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 Post subject: Baptism
PostPosted: Mon Jul 08, 2013 9:16 pm 
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I currently have a basic Reformed and Covenant position on baptism. But I'd like to dig a little deeper into it. So I'm going to be asking questions at first, and not stating a position. :)

Feel free to just answer one or a couple of these, or just spout of randomly about it xD

What is baptism?
What is the purpose of baptism?
Is the method of baptism important?
Does baptism itself convey blessing, or is it purely symbolic?
Who should receive baptism?
Why?
For Crado-baptists, as grace for children of believers diminished from the Old to New Covenants as the people of God moved from circumcision to baptism?
Which side in the debate over infant baptism has the burden of proof?
What elements of continuity exist between the New and Old Covenants?
What elements of discontinuity?
How should that impact our understanding of baptism?

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 Post subject: Re: Baptism
PostPosted: Mon Jul 08, 2013 11:41 pm 
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John III wrote:
I currently have a basic Reformed and Covenant position on baptism.
Okay, I have no idea what either of those means.

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 Post subject: Re: Baptism
PostPosted: Tue Jul 09, 2013 1:28 am 
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David Roth wrote:
John III wrote:
I currently have a basic Reformed and Covenant position on baptism.
Okay, I have no idea what either of those means.

The reformed view of baptism says that baptism is a sign of God's covenant of grace. It's the New Testament successor to circumcision, so it signifies belonging to God's people. Since baptism replaced circumcision, it works fairly similarly: infants of believing parents are baptized, as well as people who become Christians in adulthood.

In my opinion, baptism is one of those issues that has fairly solid arguments for both sides (the sides being infant vs believers baptism). That being said, infant baptism makes the most sense to me in the broader context of covenant theology.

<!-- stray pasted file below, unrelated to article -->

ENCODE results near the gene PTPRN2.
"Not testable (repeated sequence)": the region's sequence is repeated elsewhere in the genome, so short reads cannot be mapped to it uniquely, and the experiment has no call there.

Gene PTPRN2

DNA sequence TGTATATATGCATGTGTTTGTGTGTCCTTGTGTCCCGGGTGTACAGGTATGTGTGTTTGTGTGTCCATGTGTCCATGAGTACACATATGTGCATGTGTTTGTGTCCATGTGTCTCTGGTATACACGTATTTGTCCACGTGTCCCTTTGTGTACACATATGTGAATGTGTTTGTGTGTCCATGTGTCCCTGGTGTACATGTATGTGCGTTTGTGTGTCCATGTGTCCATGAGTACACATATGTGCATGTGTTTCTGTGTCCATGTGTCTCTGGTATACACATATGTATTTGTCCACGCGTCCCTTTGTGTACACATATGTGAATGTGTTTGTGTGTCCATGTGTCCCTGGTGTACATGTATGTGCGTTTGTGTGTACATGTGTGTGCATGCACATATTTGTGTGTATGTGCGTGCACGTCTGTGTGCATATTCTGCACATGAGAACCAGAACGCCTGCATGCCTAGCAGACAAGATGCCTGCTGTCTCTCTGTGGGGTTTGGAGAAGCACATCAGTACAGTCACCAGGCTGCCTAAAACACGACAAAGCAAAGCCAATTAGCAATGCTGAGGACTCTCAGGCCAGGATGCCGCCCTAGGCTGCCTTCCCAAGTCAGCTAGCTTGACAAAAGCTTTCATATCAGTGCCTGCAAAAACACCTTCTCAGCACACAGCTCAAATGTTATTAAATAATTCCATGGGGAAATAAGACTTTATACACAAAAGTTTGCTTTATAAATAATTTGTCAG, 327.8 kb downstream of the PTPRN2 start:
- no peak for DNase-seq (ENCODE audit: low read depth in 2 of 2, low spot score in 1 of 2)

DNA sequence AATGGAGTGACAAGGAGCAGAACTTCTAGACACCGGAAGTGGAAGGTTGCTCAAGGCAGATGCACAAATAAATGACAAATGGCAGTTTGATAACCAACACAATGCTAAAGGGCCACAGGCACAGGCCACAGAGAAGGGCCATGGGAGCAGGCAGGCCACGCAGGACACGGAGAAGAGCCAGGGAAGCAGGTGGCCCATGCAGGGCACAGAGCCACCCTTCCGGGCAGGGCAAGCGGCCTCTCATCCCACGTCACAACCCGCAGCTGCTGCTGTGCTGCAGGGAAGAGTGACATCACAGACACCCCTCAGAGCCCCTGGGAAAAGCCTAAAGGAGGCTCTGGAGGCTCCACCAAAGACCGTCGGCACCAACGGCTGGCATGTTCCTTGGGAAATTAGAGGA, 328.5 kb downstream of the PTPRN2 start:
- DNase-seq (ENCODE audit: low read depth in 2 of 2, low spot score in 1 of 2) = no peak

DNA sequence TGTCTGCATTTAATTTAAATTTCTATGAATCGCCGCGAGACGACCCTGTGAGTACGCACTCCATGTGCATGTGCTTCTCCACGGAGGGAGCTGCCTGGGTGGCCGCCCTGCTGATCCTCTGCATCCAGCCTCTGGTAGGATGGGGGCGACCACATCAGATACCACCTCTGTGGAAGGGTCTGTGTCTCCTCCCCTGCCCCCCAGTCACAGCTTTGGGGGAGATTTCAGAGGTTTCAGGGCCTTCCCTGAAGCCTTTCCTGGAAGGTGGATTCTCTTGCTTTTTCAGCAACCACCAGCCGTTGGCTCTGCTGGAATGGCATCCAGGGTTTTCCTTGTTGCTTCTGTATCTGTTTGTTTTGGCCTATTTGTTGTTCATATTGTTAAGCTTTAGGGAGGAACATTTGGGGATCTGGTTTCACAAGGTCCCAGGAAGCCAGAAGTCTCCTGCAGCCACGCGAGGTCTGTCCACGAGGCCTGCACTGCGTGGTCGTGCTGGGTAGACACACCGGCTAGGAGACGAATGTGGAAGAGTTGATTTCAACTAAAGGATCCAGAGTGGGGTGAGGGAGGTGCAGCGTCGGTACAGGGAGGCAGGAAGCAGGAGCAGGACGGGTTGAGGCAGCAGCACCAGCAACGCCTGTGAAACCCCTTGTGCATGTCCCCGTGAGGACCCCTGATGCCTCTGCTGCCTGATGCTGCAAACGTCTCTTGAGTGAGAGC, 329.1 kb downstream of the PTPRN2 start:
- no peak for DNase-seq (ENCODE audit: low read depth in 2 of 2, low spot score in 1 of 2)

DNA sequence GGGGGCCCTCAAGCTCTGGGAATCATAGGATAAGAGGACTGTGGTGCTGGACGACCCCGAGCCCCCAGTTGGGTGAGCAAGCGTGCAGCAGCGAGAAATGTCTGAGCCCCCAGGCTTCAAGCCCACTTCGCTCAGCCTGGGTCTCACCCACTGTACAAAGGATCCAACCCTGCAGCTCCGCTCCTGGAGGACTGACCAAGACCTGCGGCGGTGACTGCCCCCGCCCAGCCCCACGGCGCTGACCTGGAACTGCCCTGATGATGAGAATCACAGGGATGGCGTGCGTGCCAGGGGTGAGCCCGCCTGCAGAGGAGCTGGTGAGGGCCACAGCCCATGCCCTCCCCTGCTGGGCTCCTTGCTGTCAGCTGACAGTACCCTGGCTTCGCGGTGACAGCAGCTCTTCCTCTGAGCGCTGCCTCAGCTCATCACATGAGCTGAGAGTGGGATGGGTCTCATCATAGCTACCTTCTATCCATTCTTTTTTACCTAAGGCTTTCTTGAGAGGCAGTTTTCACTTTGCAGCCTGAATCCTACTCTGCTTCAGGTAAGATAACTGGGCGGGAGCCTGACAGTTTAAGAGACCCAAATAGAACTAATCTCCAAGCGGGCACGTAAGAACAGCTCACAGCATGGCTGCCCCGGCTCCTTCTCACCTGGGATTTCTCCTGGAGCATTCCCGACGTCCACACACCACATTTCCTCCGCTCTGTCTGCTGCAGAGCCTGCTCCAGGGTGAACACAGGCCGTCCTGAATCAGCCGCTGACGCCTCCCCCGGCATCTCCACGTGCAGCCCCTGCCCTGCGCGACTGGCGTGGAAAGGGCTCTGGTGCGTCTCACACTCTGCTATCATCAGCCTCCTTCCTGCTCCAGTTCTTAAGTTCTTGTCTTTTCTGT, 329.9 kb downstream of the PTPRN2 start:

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 Post subject: Re: Baptism
PostPosted: Tue Jul 09, 2013 3:33 am 
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ShaynePC wrote:
What is the biblical justification you see for infant baptism? Would you say a baby that is baptized is saved? If so, where does grace come in? If not, what is the point of baptism if non-believers should or can be baptized?

The biblical justification that I see for infant baptism is tied into covenant theology (specifically circumcision in the Abrahamic covenant). So here goes…

Covenant theology says that God has chosen to deal with man through the structure of covenants, that is through binding, life-and-death agreements between a sovereign and subject. God has instituted a series of covenants with his people, starting with the Adam and continuing with Noah, Abraham, Moses, David, and finally the culminating covenant established through Jesus. All of these covenants build on each other, rather than replace each other, and are ultimately fulfilled in Christ.

Circumcision is part of the covenant God made with Abraham. In The Christ of the Covenants, Palmer Robertson wrote, "Circumcision symbolized inclusion in the covenant community established by God's grace. It was the sign of the covenant. As such, it brought people into fellowship with the people of the covenant." He also says that circumcision shows the need for cleansing and symbolized "the purification necessary for the establishment of a covenant relation between a holy God and an unholy people." Both babies and adult converts to Judaism were circumcised.

Although circumcision is no longer required under the new covenant the realities it signified still stand (the inclusion in God's covenant people and the cleansing & renewal of the heart). Baptism is the fulfillment of circumcision under the new covenant: it stands for entrance into God's covenant community (see 1 Corinthians 12:13), of which infants and young children are a part, although they may later choose to leave it. It also represents cleansing and regeneration (Romans 6:3-4 and 1 Peter 3:21). As circumcision's fulfillment, baptism applies in the same circumstances: infants of believing parents and new, previously unbaptized believers.

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 Post subject: Re: Baptism
PostPosted: Tue Jul 09, 2013 3:57 am 
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ShaynePC wrote:
Can you answer my other question, though? I'm still confused on your position. Is infant baptism for the saved or the unsaved?

It's probably just me, but I don't understand the way your question is worded… Infant baptism is for the children of parents who are saved. It's not a guarantee that they'll be saved, but rather a sign that they are now part of the church and a promise of God's grace offered to them. There is also a place for baptizing adults, that is, when an adult who has not been baptized into the church becomes a Christian.